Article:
B.A., Dartmouth College
M.A., Ph.D., University of Minnesota
Professor Booker’s teaching and research focus on the French novel, and more generally on the evolution of narrative forms, particularly first-person narration (novel, autofiction, autobiography), from the nineteenth century to the present. He teaches courses on the French novel from La Princesse de Clèves to the twentieth century; the nineteenth-century French novel; the Romantic period; first-person novel and narration; and narrative explorations, from Balzac to the New Novel. He has directed dissertations on Stendhal, Dumas, Gide, Colette and Beauvoir, Mauriac, Annie Ernaux, and the New Novel, as well as on topics drawn from novels such as La Princesse de Clèves, Les Egarements du cœur et de l’esprit, Eugénie Grandet, Le Lys dans la vallée, Le Docteur Pascal, and Journal d’un curé de campagne. He is currently directing a dissertation on Marceline Desbordes-Valmore.
Professor Booker has been recognized for excellence in teaching both at the departmental level—the Jessie Marie Senor Cramer and Ann Cramer Root Award for meritorious teaching and/or research, the Center for Teaching Excellence award at the Graduate level—and University-wide: twice named an Outstanding Educator by the Mortar Board Society, he has also received the Burlington Northern Award for Outstanding Classroom Teaching and a W.T. Kemper Fellowship for Excellent Teaching.
Professor Booker co-edited, with Professor Allan Pasco, The Play of Terror in Nineteenth-Century France (U of Delaware Press, 1996), a selection of work originally presented in the form of papers at the Nineteenth Century French Conference held at the University of Kansas. He has published articles on Constant, Stendhal, Balzac, Flaubert, Gide, and Mauriac, and has contributed to the MLA Approaches to Teaching volumes on Balzac’s Old Goriot and Sand’s Indiana. In recent years he has presented papers on Sand, Flaubert, Colette, Simone de Beauvoir, Annie Ernaux, and Camille Laurens.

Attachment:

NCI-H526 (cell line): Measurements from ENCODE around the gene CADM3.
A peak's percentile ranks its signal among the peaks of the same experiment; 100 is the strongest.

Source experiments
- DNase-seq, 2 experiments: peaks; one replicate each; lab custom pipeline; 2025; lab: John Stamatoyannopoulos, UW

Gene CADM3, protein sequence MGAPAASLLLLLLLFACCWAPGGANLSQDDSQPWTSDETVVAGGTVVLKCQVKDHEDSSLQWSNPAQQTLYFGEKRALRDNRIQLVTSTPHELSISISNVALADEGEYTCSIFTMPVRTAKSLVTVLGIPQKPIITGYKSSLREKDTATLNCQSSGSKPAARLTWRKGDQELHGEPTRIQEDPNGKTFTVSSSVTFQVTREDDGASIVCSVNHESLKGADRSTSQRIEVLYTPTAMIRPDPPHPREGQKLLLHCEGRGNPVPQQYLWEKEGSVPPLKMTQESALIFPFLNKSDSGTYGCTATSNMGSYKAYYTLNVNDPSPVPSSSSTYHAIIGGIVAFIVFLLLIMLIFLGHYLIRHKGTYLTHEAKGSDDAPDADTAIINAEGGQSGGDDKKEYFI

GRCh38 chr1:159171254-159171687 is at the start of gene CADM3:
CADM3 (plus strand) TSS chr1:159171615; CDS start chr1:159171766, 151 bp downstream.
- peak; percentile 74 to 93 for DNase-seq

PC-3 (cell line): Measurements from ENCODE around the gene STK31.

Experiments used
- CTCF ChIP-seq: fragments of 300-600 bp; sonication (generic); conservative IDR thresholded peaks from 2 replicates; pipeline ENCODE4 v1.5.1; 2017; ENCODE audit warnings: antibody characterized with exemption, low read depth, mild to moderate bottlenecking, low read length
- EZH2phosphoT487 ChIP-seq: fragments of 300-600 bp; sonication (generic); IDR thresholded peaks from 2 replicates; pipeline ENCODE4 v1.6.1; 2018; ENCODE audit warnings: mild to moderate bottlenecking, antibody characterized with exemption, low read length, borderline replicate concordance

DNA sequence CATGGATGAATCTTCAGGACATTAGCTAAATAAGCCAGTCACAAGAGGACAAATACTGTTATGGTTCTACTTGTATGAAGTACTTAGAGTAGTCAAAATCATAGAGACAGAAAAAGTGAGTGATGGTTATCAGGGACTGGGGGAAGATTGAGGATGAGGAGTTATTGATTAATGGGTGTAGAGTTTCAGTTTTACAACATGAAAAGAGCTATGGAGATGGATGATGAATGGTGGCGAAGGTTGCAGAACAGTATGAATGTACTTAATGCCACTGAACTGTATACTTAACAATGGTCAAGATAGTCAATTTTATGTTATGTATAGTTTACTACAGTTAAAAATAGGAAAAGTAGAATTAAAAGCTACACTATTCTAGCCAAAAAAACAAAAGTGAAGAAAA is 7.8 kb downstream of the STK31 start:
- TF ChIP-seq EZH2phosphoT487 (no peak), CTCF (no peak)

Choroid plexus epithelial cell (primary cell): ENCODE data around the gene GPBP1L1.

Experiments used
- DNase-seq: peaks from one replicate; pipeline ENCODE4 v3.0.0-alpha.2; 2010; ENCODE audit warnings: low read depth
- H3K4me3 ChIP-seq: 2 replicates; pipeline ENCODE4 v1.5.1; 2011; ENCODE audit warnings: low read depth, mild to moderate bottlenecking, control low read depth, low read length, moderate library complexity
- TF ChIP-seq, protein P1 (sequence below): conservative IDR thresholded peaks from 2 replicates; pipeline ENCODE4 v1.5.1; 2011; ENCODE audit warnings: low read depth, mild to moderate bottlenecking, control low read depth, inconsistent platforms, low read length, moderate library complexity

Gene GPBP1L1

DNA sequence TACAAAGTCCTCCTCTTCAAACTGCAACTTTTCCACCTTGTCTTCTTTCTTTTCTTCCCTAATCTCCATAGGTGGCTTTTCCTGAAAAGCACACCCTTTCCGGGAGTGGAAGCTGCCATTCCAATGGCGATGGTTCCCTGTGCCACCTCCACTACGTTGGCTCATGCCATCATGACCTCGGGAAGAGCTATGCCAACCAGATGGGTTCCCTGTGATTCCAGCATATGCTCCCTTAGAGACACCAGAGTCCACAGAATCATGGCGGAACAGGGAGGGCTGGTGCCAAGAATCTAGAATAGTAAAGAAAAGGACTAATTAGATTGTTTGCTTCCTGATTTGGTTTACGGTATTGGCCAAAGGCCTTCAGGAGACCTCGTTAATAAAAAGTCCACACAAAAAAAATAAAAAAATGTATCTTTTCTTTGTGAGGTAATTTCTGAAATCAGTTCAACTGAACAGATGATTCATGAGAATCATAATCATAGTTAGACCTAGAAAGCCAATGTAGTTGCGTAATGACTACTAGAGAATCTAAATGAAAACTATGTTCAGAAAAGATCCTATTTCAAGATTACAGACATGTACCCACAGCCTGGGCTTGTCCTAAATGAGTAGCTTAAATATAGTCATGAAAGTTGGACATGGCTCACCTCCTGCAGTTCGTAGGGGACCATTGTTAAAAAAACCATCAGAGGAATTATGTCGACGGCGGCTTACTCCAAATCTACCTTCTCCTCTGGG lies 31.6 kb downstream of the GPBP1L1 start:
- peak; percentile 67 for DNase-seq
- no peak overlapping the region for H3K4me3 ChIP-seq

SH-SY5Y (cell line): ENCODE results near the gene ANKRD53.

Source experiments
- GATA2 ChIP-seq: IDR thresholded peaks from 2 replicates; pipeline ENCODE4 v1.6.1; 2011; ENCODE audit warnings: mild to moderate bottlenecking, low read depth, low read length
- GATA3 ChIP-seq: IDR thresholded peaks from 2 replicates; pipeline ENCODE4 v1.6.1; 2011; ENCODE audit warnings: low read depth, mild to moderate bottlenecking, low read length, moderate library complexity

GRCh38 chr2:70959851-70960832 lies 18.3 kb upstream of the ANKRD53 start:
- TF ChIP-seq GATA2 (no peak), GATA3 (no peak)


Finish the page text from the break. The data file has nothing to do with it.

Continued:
Over the course of his career, Professor Booker has served at various times as vice-president and president of the Kansas chapter of the American Association of Teachers of French, as reader and consultant for the Advanced Placement Test in French, and as adviser to the University of Kansas chapter of Pi Delta Phi (French National Honors Society).
Recent and Selected Publications
Professor Booker co-edited, with Professor Allan Pasco, The Play of Terror in Nineteenth-Century France, a collection of work originally presented in the form of papers at the Nineteenth Century French Conference held at the University of Kansas.
“A Thematic Approach: Seeing to Learn, Learning to See: Rastignac’s Visual Education.” Approaches to Teaching Balzac’s Old Goriot. Ed. Michal Peled Ginsburg. New York: MLA, 2000. 134-41.
“Indiana and Madame Bovary: Intertextual Echoes.” Nineteenth Century French Studies 31.3-4 (2003): 226-36.
“The Melodramatic World of Indiana” (in the forthcoming MLA volume on Approaches to Teaching Sand’s Indiana)
Recent Graduate Courses Taught
Nineteenth-Century French Novel
Survey of the French Novel (from La Princesse de Clèves forward)
Studies in First-Person Narration (fictional, autobiographical, autofictional)
Recent Undergraduate Courses Taught
Nineteenth-Century French Literature
Introduction to French Literature
Areas of Interest
French Novel, especially nineteenth- and twentieth centuries, autobiography, autofiction, life-writing, narratology